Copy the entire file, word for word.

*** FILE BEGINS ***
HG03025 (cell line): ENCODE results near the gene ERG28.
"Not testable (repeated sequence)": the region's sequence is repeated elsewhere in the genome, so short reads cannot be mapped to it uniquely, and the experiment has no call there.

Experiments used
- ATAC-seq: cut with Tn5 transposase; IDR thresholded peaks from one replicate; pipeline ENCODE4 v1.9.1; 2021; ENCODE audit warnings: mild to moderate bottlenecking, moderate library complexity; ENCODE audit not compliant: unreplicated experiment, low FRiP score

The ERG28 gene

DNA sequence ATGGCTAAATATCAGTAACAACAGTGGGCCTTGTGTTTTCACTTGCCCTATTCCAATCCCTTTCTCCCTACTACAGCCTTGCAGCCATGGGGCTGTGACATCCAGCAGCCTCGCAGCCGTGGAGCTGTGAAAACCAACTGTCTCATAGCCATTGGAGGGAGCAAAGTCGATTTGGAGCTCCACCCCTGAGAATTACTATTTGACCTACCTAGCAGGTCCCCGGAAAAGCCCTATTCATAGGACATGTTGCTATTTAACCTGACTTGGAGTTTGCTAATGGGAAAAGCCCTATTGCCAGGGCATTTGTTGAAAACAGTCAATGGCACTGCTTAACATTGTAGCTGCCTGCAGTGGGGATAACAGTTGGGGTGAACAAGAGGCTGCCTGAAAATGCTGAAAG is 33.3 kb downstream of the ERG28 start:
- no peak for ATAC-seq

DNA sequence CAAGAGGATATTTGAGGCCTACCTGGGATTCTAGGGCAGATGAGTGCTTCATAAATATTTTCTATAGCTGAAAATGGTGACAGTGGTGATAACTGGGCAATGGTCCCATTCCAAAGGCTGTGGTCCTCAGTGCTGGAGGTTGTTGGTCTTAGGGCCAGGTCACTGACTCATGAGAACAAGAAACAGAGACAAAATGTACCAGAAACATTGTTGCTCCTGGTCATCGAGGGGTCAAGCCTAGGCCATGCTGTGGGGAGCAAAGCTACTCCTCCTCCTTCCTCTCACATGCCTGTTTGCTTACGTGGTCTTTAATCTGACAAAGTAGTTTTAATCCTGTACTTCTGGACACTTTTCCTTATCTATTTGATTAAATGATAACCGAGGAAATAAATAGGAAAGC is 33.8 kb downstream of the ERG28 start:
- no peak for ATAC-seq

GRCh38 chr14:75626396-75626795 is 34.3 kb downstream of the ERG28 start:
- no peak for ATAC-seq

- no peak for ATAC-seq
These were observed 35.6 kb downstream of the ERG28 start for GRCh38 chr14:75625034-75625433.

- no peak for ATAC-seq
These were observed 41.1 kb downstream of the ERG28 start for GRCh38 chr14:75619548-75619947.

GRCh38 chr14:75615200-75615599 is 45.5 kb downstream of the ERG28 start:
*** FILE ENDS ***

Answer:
HG03025 (cell line): ENCODE results near the gene ERG28.
"Not testable (repeated sequence)": the region's sequence is repeated elsewhere in the genome, so short reads cannot be mapped to it uniquely, and the experiment has no call there.

Experiments used
- ATAC-seq: cut with Tn5 transposase; IDR thresholded peaks from one replicate; pipeline ENCODE4 v1.9.1; 2021; ENCODE audit warnings: mild to moderate bottlenecking, moderate library complexity; ENCODE audit not compliant: unreplicated experiment, low FRiP score

The ERG28 gene

DNA sequence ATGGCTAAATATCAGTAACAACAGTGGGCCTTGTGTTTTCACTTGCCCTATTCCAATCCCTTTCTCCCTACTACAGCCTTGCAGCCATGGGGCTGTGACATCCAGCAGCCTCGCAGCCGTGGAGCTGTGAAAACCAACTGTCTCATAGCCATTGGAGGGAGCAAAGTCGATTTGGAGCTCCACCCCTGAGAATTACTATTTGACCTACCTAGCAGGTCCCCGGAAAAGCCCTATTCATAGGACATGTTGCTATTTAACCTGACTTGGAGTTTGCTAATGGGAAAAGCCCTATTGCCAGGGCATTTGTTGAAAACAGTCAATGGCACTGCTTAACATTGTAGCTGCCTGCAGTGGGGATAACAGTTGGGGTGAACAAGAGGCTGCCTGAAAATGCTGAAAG is 33.3 kb downstream of the ERG28 start:
- no peak for ATAC-seq

DNA sequence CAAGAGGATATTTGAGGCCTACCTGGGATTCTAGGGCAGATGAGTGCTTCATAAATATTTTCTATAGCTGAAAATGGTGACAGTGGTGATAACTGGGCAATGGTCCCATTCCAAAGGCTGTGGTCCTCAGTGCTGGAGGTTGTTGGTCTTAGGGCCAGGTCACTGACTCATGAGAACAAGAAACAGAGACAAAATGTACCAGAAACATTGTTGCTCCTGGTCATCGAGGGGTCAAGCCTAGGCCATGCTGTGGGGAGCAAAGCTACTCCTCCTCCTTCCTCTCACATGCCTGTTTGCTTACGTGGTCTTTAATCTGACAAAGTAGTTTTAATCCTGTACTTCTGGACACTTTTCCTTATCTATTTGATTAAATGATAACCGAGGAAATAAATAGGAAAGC is 33.8 kb downstream of the ERG28 start:
- no peak for ATAC-seq

GRCh38 chr14:75626396-75626795 is 34.3 kb downstream of the ERG28 start:
- no peak for ATAC-seq

- no peak for ATAC-seq
These were observed 35.6 kb downstream of the ERG28 start for GRCh38 chr14:75625034-75625433.

- no peak for ATAC-seq
These were observed 41.1 kb downstream of the ERG28 start for GRCh38 chr14:75619548-75619947.

GRCh38 chr14:75615200-75615599 is 45.5 kb downstream of the ERG28 start: